African - Not African: Negotiating Textual Identities in Colonial- Era Travel Writing about Congo (1870-1950)

Kaur, Kiranpreet ORCID: 0000-0003-3629-4242 (2022). African - Not African: Negotiating Textual Identities in Colonial- Era Travel Writing about Congo (1870-1950). University of Birmingham. Ph.D.

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This study investigates colonial-era travel writing about Congo by, what I call, ‘hyphenated Africans’: authors who claim an African identity alongside another identity. Seven authors from different social, cultural and political backgrounds, with dispersion by colonial power as a common thread linking them to each other, have been selected for this study. As well as close reading, this study draws on archival research regarding the lives and other writings of these travel writers who travelled to central Africa, specifically Congo.
My study focuses on the ambivalent identities of the writers constructed by the layers of their connection with Africa and the places of their emigration and immigration. I argue that to negotiate identity, the writers navigate through their multiple selves that arise due to their hyphenated identities and their complex relationships with Africa. From these multiple selves, the writer chooses an appropriate self with which to respond and react in a particular situation in the actual event as well as the textual representation of that event. Due to this, and the representation of sameness and difference, multiple others are also constructed as a response to the performativity of multiple selves in the text. I, therefore, argue that the ‘other’ is also not fixed and stable; it is a textual construction to complement or support the positive textual identity negotiated by the travel writer. This performativity is further enabled through what I call the process of selectivity of silence and voice. I show how writers may choose to be silent during an event itself but then voice an opinion in the text, may sometimes choose to remain silent altogether regarding a particular event, and may sometimes voice the silence by explicitly informing the reader about the choice of ‘not speaking’. This selectivity of silence and voice, I argue, allows the travel writer writing in asymmetrical power relations to use the text as a contact zone to communicate with the readers (who are generally presumed to belong to the powerful society, specifically to the colonial structures in the colonial era), and claim voice, authority and power, which is otherwise denied or restricted.
By focusing on the agency of the traveller of the colonial period, this thesis reads African travel writing both within and beyond the colonial context. Recent scholarship on African travel writing has started acknowledging and analysing the rich body of African travel writing. However, it is still largely seen as either ‘writing back’ to the Empire or reproducing the stereotypes constructed by colonial explorers and missionaries about Africa. Although I focus on colonialism as the defining historical force informing the setting and themes of the chosen texts, I also consider synchronous events in other places both within Africa and outside Africa. I argue that travel writing by the travel writers with an agenda is always involved in power dynamics, irrespective of race. Ignoring this leads to maintaining the binaries: travel writing by whites will continue being read for colonial meaning-making and nostalgia, and that by the members of former colonies will continue to be read as either mimicry or counter-narratives to colonial structures; thereby blocking the ways to acknowledge the individuality of the authors. The thesis by reading it against this trend joins the debate to free African travel writing from its Western moorings. Also, by focussing on the agency of travel writers, and the ways they produce travel writing through the politics of representation, the thesis challenges the peripheral status of African travel writing, and tries to position it in the universality of the travel writing genre.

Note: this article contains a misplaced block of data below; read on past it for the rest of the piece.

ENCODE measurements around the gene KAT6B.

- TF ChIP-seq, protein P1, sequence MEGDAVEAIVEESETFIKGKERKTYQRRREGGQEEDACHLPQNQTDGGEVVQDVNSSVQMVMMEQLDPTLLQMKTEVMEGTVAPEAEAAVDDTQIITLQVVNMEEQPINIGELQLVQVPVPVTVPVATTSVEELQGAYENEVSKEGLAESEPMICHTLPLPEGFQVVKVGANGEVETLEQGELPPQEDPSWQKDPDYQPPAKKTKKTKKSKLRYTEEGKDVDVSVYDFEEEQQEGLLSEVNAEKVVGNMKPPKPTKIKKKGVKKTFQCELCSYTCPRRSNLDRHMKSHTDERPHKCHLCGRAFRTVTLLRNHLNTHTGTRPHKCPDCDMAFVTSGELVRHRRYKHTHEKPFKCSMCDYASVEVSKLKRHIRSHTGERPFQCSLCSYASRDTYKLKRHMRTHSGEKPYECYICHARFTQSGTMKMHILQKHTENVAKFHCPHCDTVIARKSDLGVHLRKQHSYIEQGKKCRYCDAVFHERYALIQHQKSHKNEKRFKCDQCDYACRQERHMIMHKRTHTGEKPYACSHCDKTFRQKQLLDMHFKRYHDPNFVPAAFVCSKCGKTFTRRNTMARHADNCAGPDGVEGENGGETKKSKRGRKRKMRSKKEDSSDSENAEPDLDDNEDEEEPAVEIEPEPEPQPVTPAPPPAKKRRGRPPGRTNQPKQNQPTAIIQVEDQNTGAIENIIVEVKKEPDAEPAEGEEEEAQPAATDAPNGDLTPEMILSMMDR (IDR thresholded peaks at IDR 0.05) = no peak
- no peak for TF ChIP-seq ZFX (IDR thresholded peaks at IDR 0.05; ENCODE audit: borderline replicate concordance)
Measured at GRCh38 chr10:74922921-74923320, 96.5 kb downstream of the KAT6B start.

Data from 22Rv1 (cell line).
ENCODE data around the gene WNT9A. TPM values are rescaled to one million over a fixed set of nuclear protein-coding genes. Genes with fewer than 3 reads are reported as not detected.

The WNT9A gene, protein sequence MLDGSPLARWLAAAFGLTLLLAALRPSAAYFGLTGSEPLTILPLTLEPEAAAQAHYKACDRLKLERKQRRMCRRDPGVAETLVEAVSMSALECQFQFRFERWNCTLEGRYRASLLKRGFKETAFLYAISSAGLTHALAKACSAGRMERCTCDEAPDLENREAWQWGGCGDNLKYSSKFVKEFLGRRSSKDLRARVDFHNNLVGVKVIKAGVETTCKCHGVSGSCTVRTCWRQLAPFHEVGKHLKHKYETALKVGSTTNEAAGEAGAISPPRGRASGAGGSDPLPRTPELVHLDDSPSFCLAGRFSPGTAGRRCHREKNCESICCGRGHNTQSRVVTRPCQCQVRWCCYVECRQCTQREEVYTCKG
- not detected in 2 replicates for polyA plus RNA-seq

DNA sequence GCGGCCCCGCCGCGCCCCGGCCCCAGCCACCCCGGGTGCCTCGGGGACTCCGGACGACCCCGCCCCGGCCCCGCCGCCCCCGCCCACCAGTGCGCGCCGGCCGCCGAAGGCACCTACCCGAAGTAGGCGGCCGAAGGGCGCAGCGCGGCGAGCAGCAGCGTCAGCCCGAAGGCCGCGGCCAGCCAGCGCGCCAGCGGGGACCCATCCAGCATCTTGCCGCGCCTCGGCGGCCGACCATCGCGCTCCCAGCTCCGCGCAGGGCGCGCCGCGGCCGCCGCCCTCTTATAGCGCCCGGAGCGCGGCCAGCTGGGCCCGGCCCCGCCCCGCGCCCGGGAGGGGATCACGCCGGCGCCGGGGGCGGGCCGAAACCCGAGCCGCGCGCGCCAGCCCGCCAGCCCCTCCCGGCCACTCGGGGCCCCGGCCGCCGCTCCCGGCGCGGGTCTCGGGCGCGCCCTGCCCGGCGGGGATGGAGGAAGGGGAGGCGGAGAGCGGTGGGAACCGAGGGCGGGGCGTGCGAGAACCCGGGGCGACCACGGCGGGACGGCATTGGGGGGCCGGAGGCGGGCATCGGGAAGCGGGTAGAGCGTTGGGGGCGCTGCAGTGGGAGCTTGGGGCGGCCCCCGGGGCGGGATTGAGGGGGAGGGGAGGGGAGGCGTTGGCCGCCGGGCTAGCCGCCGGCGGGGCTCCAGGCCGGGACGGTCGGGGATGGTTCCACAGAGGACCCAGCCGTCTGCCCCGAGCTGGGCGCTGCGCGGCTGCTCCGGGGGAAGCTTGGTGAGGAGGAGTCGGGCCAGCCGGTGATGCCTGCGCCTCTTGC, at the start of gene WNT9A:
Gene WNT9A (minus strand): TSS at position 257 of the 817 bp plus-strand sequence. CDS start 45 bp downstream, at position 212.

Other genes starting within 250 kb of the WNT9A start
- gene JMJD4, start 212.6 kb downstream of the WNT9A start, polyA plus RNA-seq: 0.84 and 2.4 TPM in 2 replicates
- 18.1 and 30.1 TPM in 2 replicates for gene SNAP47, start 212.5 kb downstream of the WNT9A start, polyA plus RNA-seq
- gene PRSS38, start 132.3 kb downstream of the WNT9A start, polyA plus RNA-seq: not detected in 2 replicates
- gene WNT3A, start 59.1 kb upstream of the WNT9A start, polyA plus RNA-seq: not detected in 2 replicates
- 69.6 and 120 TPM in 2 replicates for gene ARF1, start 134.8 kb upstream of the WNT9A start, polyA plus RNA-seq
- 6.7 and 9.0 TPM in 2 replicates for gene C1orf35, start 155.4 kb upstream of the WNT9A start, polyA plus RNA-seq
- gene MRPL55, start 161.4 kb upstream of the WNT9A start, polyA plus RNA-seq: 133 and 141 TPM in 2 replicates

Type of Work: Thesis (Doctorates > Ph.D.)
Award Type: Doctorates > Ph.D.
Licence: All rights reserved
College/Faculty: Colleges (2008 onwards) > College of Arts & Law
School or Department: Department of African Studies and Anthropology
Funders: Other
Other Funders: College of Arts and Law (BRIHC-DASA Scholarship)
Subjects: P Language and Literature > PE English
P Language and Literature > PI Oriental languages and literatures
P Language and Literature > PL Languages and literatures of Eastern Asia, Africa, Oceania
P Language and Literature > PN Literature (General)


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